Uncle Sam felt differently, however. You see, he had a fur company of his own, now, which wanted to "make trade and barter" in Alaska, and so of course would like to have no rivals. The Alaska Commercial Company, a San Francisco firm, was organized about the time of Alaska's purchase and took over many of the old Russian trading posts and concessions, which had been included in the bargaining. They also took a twenty-year lease on the rich fur-seal rookeries of the Pribilof Islands. Later, the Alaska Commercial Company changed its name to the Northern Commercial Company; but under whatever name it operated, it was and meant to colonial Alaska very much the same thing that the Hudson Bay meant in early Canadian days.
Unhappily, though, the Commercial Company took over as a liability (whether they were aware of it or not) much of that bitter hate the Indians felt for the cruelties and injustices of the old Russian fur company. The Tsars used to send fighters to their Russia-in-America, to protect their fur interests; but Uncle Sam didn't do that, and the Indians consequently murdered in cold blood some of the earliest American traders, both on the coast and in the Interior. Mrs. Bean, wife of the first fur trader on the lower Tanana, was cruelly killed and her death went unavenged for many years. There was no justice in the land, there was no form of government, there was no hand of law in all of this enormous inland region during that unhappy twenty-year interregnum between the going of the Russians and the final coming of Uncle Sam's men. Slavery of war captives still continued, and old hates, old fears, and old distrusts, bred by malpractices of Russians, persisted here until very late in the nineteenth century. This is a phase of things almost forgotten now, but once it was a very terrible reality. The early story of the "N. C. Company " contains a mort of rigorous drama !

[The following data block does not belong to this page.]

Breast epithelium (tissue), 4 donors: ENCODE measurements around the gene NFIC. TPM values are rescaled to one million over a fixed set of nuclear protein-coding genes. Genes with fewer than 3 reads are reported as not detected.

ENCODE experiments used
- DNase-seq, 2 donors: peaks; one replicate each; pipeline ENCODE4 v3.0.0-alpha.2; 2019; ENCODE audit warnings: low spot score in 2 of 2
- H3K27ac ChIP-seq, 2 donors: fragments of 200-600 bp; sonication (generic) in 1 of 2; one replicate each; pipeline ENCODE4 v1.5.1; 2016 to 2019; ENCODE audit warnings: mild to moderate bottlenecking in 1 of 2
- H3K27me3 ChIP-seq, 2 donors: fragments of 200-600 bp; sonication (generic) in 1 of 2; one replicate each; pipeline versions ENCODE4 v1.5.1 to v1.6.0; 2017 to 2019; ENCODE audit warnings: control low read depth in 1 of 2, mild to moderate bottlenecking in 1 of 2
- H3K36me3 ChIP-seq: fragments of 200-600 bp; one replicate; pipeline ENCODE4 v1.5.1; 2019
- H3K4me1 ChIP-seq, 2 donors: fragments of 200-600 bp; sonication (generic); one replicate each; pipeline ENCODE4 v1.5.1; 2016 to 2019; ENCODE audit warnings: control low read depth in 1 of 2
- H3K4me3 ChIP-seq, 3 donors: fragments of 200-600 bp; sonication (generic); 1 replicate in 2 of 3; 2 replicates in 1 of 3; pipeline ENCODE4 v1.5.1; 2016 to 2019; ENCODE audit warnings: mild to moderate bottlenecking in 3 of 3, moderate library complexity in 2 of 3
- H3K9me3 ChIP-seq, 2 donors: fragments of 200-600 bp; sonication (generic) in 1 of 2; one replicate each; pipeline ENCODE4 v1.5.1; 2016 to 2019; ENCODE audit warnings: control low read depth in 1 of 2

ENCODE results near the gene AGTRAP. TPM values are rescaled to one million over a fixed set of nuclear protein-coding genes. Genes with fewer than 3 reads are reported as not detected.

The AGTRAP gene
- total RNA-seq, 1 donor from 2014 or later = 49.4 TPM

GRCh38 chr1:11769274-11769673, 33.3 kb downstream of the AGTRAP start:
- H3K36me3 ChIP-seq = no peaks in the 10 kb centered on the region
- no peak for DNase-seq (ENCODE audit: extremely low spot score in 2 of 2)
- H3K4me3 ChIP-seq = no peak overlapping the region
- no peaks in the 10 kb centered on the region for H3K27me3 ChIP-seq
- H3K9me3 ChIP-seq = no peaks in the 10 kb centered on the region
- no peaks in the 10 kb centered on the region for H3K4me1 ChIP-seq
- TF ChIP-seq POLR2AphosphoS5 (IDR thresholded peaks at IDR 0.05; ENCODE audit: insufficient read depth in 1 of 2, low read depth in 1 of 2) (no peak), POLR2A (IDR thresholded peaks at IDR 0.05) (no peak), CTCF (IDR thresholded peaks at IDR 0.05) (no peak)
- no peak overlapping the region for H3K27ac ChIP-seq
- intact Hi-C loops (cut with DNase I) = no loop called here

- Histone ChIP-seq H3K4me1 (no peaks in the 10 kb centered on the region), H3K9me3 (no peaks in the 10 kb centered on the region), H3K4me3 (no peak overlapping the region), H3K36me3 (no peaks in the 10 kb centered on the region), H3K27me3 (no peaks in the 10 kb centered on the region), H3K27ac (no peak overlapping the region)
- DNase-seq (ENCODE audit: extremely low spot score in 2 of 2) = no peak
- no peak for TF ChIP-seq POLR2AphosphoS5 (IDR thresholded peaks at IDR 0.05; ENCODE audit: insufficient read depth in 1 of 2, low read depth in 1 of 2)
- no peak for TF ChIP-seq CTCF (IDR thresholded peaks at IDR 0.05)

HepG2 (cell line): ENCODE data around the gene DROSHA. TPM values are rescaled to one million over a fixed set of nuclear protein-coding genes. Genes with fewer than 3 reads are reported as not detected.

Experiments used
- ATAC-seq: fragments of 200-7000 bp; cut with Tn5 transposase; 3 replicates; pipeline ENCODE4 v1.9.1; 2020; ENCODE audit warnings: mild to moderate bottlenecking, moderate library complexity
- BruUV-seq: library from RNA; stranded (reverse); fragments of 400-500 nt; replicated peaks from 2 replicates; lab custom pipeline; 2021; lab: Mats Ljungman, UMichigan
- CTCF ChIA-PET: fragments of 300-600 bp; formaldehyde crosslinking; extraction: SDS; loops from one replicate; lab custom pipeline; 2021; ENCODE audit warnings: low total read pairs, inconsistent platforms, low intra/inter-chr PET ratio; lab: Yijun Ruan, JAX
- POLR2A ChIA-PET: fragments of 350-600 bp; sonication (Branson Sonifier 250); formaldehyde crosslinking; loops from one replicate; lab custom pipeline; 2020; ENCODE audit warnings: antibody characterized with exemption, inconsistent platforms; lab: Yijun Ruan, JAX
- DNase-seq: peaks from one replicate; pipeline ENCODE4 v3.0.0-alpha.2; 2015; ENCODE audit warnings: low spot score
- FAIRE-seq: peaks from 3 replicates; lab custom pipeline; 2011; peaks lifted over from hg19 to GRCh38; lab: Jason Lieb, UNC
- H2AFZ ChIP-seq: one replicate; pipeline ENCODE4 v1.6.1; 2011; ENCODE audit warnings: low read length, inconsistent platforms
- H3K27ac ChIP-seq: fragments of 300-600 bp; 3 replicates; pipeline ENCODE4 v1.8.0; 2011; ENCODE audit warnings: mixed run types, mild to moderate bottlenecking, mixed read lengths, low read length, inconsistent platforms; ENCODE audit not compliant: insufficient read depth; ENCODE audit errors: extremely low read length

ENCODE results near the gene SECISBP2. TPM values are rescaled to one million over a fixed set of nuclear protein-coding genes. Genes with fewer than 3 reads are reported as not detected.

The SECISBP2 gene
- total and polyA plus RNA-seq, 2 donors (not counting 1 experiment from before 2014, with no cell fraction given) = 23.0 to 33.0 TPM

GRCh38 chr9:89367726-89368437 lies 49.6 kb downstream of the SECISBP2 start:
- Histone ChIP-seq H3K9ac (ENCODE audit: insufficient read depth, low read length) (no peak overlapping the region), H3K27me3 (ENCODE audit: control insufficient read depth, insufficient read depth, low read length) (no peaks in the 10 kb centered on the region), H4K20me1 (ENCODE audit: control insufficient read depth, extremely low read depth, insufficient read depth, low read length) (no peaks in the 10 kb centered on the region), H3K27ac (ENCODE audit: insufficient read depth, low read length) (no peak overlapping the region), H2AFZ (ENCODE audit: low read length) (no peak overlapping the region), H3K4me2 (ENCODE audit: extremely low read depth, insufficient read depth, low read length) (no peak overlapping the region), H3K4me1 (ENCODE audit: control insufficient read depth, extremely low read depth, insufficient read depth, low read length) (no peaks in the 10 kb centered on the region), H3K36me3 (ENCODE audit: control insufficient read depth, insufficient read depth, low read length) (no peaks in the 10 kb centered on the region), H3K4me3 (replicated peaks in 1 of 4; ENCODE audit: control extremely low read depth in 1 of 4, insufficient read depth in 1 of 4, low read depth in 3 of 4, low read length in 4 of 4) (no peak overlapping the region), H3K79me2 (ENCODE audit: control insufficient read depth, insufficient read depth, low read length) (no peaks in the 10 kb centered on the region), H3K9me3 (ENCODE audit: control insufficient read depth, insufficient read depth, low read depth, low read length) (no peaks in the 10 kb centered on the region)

But today the old N. C. Company is again reorganized, to meet the new conditions in the North; and now there's not a town in all this section of Alaska, to my knowledge, which does not have a " Company Store," and " company " always means the N. C. Every one of these little river settlements is dominated by its N. C. warehouse and shop; for as The Company grew it spread, reaching from Unalaska and Kodiak up the Susitna with its trading posts, north to Saint Michael, and eventually up the Yukon to the very gates of Dawson. It bought out the Hudson Bay post at Fort Yukon—when the British company was finally persuaded that it was trespassing considerably beyond its own national bounds. Captain Raymond of the Engineers, U. S. A., himself ascended the Yukon and in August of '69 determined, under the skeptical British eyes and noses, the actual longitude of this post.
The old N. C. was the owner and operator of several ocean-going vessels, too, and long before the famous Klondike stampede it had placed a river fleet on the Yukon, for the use of miners and its own traders. These boats were on hand to transport the stampeders and their outfits when, in 1902, gold was discovered in the Tanana Valley near Fairbanks. But in the early days, and before Uncle Sam officially came to the North, it was the Hudson Bay Company which built and held Fort Yukon.